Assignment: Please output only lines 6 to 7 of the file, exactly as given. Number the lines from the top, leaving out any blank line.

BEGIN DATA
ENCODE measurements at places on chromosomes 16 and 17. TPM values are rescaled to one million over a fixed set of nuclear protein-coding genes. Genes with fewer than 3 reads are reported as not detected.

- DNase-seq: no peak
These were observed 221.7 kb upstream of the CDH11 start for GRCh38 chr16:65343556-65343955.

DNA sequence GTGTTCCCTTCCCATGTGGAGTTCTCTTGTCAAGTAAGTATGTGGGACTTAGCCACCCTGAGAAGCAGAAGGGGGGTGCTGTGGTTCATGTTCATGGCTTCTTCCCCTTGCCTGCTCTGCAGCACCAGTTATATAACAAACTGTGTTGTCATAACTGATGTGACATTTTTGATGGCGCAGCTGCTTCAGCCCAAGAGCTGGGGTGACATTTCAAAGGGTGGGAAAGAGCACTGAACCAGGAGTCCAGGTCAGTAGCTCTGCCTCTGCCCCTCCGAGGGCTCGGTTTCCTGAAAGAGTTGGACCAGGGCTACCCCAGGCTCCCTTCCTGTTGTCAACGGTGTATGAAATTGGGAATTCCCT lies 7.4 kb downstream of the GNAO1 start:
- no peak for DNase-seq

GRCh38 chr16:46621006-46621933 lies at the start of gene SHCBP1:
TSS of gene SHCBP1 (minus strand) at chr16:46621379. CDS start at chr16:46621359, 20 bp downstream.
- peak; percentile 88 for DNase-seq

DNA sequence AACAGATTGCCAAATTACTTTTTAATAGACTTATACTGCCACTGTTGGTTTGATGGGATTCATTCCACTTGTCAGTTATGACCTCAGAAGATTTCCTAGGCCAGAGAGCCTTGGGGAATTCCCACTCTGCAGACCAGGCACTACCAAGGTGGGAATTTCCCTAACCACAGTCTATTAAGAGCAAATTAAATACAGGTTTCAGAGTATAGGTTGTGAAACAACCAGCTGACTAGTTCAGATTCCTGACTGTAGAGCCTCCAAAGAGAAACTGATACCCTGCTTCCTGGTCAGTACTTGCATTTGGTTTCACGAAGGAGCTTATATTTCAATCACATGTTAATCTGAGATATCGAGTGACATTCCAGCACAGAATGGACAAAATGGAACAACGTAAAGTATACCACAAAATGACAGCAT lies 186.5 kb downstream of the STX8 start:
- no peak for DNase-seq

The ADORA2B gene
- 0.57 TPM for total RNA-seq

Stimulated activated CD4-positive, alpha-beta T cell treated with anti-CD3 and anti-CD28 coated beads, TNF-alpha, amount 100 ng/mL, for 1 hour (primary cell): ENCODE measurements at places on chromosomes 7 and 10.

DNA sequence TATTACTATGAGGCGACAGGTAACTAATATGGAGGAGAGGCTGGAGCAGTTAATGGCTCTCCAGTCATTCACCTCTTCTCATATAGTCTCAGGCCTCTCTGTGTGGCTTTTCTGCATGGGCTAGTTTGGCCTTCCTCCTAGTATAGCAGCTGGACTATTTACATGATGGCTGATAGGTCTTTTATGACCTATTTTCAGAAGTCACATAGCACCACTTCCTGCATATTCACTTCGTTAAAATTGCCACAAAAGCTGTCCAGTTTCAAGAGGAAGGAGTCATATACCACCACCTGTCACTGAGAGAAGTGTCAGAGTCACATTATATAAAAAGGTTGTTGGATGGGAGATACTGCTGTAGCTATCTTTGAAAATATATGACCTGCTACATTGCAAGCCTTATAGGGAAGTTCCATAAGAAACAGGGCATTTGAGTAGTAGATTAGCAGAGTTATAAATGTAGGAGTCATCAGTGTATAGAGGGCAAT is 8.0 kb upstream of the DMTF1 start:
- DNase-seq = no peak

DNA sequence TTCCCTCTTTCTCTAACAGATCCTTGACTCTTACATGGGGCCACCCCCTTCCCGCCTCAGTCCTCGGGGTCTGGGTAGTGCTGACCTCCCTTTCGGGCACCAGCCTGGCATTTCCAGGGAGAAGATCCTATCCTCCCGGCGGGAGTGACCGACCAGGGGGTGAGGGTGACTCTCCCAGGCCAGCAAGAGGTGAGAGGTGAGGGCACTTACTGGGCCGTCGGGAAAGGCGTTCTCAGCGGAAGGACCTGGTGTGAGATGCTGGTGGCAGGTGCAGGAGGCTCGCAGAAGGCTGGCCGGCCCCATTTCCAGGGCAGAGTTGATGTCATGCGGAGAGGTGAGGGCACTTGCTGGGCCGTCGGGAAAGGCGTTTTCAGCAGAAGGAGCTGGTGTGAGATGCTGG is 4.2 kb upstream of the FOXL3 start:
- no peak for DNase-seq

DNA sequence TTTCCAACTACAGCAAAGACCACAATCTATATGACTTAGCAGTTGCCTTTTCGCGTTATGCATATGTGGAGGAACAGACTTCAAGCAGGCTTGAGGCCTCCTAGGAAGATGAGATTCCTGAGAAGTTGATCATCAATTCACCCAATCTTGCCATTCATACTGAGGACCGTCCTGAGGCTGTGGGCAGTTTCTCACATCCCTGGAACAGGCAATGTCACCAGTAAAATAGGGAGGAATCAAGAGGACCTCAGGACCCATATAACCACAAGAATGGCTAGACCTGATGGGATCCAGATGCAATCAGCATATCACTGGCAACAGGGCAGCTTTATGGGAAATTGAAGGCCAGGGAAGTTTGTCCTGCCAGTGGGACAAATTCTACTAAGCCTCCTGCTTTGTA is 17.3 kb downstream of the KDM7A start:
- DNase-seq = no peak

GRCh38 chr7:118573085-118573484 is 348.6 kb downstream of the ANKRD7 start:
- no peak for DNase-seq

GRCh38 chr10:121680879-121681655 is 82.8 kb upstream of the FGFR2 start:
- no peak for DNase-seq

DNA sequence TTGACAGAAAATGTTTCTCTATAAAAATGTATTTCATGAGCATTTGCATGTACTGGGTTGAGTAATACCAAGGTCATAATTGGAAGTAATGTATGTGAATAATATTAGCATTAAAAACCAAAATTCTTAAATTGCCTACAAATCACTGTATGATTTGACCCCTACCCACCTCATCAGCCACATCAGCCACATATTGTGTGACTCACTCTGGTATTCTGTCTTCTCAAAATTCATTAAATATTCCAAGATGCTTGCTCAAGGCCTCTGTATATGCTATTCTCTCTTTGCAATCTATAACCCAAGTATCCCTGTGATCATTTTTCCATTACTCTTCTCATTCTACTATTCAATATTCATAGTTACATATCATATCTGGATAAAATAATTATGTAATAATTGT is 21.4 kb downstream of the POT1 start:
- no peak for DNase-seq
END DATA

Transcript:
GRCh38 chr16:46621006-46621933 lies at the start of gene SHCBP1:
TSS of gene SHCBP1 (minus strand) at chr16:46621379. CDS start at chr16:46621359, 20 bp downstream.